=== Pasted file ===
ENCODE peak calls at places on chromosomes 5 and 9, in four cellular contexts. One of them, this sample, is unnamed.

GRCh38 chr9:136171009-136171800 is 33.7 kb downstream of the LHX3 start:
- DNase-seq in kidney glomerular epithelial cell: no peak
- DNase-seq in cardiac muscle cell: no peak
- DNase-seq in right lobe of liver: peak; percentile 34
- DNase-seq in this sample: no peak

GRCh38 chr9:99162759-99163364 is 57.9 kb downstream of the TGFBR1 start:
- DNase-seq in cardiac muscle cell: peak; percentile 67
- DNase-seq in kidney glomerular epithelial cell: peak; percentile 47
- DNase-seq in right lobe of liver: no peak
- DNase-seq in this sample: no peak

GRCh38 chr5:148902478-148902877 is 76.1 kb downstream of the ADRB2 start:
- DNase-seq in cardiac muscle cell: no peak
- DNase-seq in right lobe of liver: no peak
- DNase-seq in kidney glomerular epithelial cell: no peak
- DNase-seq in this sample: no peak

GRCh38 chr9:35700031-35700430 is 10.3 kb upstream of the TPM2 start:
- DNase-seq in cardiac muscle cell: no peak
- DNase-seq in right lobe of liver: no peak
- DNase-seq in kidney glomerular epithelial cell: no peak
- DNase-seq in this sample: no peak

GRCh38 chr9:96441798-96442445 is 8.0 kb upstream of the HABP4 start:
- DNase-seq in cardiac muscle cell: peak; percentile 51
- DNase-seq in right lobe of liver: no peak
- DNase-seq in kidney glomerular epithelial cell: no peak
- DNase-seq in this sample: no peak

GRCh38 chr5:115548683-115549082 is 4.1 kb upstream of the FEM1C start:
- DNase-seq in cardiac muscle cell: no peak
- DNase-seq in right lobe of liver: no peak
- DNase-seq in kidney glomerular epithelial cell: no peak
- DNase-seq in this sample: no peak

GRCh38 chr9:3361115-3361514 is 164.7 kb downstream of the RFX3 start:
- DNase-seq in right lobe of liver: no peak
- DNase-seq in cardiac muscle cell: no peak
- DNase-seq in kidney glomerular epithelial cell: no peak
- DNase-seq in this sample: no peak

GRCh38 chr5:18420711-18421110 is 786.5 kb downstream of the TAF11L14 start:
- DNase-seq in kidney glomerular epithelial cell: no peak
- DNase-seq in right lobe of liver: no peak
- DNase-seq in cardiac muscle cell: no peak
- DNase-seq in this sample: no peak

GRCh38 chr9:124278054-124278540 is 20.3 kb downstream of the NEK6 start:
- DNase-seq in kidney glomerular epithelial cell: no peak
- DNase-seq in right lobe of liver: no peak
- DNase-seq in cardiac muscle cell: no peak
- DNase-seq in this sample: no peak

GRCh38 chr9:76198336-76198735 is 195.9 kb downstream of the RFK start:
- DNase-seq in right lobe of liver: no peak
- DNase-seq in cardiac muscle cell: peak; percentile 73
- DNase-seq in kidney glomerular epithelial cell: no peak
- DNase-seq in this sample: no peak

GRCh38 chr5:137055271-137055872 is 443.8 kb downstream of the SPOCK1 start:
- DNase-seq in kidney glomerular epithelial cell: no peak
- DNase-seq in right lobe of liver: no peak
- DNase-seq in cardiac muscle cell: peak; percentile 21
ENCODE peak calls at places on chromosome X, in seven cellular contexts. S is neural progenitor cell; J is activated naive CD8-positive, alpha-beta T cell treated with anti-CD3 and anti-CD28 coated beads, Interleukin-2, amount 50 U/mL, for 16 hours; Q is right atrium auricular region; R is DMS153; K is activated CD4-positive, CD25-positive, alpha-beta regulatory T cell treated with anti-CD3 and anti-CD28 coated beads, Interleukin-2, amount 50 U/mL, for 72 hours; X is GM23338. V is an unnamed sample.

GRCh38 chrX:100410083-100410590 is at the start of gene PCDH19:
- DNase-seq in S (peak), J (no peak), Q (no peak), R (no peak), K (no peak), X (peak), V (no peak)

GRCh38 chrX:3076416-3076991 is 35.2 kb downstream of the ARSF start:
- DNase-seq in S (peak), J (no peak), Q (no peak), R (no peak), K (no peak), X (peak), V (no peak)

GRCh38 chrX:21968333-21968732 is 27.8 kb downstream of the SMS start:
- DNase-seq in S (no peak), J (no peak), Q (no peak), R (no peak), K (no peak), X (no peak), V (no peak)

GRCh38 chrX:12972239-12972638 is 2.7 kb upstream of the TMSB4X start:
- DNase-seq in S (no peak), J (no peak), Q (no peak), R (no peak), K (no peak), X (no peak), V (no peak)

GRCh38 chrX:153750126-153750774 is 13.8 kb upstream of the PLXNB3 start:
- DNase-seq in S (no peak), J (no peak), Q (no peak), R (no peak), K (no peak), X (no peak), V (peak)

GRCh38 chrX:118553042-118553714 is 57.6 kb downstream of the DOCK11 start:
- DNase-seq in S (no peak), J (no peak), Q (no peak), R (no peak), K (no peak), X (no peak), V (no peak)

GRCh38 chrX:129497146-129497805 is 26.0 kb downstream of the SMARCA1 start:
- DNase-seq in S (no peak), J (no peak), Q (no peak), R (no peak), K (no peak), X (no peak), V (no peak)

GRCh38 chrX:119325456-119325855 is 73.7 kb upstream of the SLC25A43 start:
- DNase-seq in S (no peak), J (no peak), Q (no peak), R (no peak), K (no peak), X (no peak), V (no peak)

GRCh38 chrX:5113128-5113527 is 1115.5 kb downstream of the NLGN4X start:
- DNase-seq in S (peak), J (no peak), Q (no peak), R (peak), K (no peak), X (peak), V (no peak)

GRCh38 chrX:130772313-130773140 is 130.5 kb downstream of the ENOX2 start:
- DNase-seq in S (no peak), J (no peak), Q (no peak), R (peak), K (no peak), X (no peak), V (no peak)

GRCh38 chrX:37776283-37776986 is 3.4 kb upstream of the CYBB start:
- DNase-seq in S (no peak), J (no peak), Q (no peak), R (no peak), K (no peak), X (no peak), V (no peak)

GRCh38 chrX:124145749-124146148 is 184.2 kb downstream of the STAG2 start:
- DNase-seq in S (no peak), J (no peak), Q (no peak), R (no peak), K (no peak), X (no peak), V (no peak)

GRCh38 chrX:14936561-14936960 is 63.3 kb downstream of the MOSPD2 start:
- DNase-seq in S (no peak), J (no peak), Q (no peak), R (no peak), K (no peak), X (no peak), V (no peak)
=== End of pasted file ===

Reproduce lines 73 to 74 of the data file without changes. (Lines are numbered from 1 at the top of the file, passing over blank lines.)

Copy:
GRCh38 chrX:5113128-5113527 is 1115.5 kb downstream of the NLGN4X start:
- DNase-seq in S (peak), J (no peak), Q (no peak), R (peak), K (no peak), X (peak), V (no peak)